Air New Zealand adheres to the high standards set by the International Air Transport Association when it comes to care and comfort of animals entrusted to them, because “we recognize that we are dealing after all with family members.”
Pets traveling on Air New Zealand may not ride in the passenger cabin. They may travel as checked baggage if their itinerary is entirely within the country, otherwise pets fly as cargo. Either way, pets are treated to the same temperature and ventilation controls and pressurization as human passengers to ensure their comfort. You can find all the requirements, plus answers to many common questions about pet travel, on the airline’s website.
This brochure explains everything you need to know about pet travel on Air New Zealand within the country. Some of the key points:
- Only cats, dogs, and small caged birds qualify
- You may check only one cage/crate if you’re on an Air New Zealand Link flight, because space is limited
- Your pet counts as a “checked bag,” which might incur excess baggage charges
- There is also a pet carriage fee, which is NZD $75 for animals/cages up to 25kg (about 55 pounds) or NZD $100 if the weight is higher than 25kg
If you will be flying domestically with your pet, it is essential to not only make reservations in advance but to ask about the aircraft model. This is because not all sizes of pet crate fit in all aircraft holds.
If your pet is traveling from New Zealand to another country, you may not make the arrangements yourself. Due to the complex nature of required documentation, the need to comply with Ministry for Primary Industries regulations, and the need for travel-specific veterinary exams, you must hire a pet transportation company approved by the airline. (The Ministry for Primary Industries provides export certification confirming the health of pets that will be traveling internationally.)
This part is easy, since you can simply contact our pet travel experts here at Starwood. And you won’t have to worry about the details.
You should be reassured to know that Air New Zealand is picky about which transport companies they work with. There is an official registration and approval process. Even more reassuring to pet parents, the airline approves each pet to fly only after completing a 32-item checklist that covers details from booking information and documentation to water.
Depending on your destination, itinerary, and the day of the week, your pet may be able to travel on the same flight(s) as you. In most cases, pets need to arrive at the cargo terminal at least three hours before departure.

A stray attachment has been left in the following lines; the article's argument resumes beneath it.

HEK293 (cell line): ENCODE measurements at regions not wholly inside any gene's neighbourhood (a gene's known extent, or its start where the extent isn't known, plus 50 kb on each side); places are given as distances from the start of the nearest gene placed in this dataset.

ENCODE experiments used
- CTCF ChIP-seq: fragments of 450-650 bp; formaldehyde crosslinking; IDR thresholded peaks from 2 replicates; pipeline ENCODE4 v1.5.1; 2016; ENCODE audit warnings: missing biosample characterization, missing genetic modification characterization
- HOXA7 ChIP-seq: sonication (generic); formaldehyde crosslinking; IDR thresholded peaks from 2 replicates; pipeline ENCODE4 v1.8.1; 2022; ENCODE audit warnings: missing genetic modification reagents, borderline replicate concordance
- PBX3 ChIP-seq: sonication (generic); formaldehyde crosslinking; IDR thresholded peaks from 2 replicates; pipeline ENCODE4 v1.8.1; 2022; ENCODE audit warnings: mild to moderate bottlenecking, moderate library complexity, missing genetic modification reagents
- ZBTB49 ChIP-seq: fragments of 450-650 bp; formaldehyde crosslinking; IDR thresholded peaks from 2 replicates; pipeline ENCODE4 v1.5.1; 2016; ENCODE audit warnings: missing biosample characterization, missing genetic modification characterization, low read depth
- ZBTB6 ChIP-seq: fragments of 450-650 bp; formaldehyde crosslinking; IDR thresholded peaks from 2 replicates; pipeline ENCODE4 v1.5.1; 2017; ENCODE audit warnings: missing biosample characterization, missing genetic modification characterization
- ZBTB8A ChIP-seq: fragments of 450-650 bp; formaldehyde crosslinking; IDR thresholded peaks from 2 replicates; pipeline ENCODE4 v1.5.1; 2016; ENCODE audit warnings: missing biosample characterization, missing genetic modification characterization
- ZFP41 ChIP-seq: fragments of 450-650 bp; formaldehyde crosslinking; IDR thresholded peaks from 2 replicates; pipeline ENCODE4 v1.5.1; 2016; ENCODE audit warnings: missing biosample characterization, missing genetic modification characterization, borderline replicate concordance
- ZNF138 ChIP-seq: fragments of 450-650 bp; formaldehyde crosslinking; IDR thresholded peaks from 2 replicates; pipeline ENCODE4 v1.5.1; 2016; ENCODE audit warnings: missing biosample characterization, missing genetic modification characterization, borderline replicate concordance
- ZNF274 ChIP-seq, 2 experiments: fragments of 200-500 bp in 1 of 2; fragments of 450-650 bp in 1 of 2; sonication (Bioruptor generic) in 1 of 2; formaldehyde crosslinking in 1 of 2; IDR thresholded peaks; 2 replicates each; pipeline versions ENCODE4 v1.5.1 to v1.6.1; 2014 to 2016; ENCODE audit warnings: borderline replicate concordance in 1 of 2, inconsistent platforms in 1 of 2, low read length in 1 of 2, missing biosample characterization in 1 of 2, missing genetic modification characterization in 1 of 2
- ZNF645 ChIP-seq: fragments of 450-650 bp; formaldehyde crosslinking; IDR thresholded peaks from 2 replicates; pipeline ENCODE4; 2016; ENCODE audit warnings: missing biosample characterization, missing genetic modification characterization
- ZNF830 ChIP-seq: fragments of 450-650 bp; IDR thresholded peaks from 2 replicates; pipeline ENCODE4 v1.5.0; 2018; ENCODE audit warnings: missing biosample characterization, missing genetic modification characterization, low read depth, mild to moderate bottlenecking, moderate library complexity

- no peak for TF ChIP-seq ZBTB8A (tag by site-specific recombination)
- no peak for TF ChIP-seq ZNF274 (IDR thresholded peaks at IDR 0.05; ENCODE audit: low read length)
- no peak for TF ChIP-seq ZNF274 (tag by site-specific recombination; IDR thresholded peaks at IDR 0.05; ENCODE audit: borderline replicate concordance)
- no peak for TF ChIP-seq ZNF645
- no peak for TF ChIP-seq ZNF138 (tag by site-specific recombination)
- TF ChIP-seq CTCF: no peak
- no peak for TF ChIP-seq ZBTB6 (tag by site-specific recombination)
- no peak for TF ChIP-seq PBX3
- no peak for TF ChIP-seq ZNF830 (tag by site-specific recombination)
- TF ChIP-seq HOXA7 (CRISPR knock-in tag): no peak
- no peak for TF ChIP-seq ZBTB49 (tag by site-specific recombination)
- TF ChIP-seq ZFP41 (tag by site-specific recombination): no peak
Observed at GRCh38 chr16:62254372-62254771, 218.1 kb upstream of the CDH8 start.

Air New Zealand does not accept greyhounds unless you can prove your dog is only a pet and has been only a pet for at least 12 months. Other breed restrictions relate to brachycephalic dogs and cats – those with shortened or flat snouts. Air travel can exacerbate breathing and other health issues with these animals. If your pet is listed below he may be allowed to travel, but only on single-sector flights, and only those that last five hours or less. You will have to sign an indemnity form.
Dogs (including cross-breeds):
- Affenpinscher (all breeds)
- Boston Terrier
- Boxer (all breeds)
- Brussels Griffon
- Bulldog (all breeds)
- Cane Corso
- Chow Chow
- Dogue de Bordeaux
- English Toy Spaniel
- Japanese Chin
- Lhasa Apso
- Mastiff (all breeds)
- Pit Bull
- Presa Canario
- Pug (all breeds)
Cats – only Persian
IATA-Approved Travel Crate
Whether your dog or cat is booked as checked baggage or cargo, he will have to travel in a crate that meets specific requirements for safety and sturdiness. The earlier you get this special kennel, the more time your dog or cat will have to become familiar with it, helping reduce potential anxiety when it’s time to fly. Air New Zealand recommends putting a small blanket with a familiar scent in the crate (you have to provide some type of absorbent lining). They also allow a soft toy.
Sedation Is Not Allowed
Like virtually all airlines, Air New Zealand does not accept pets for travel that have been sedated, or appear to be sedated. This is a safety regulation, because sedation can make air travel both physically and emotionally more dangerous for pets. It applies to both domestic and international flights.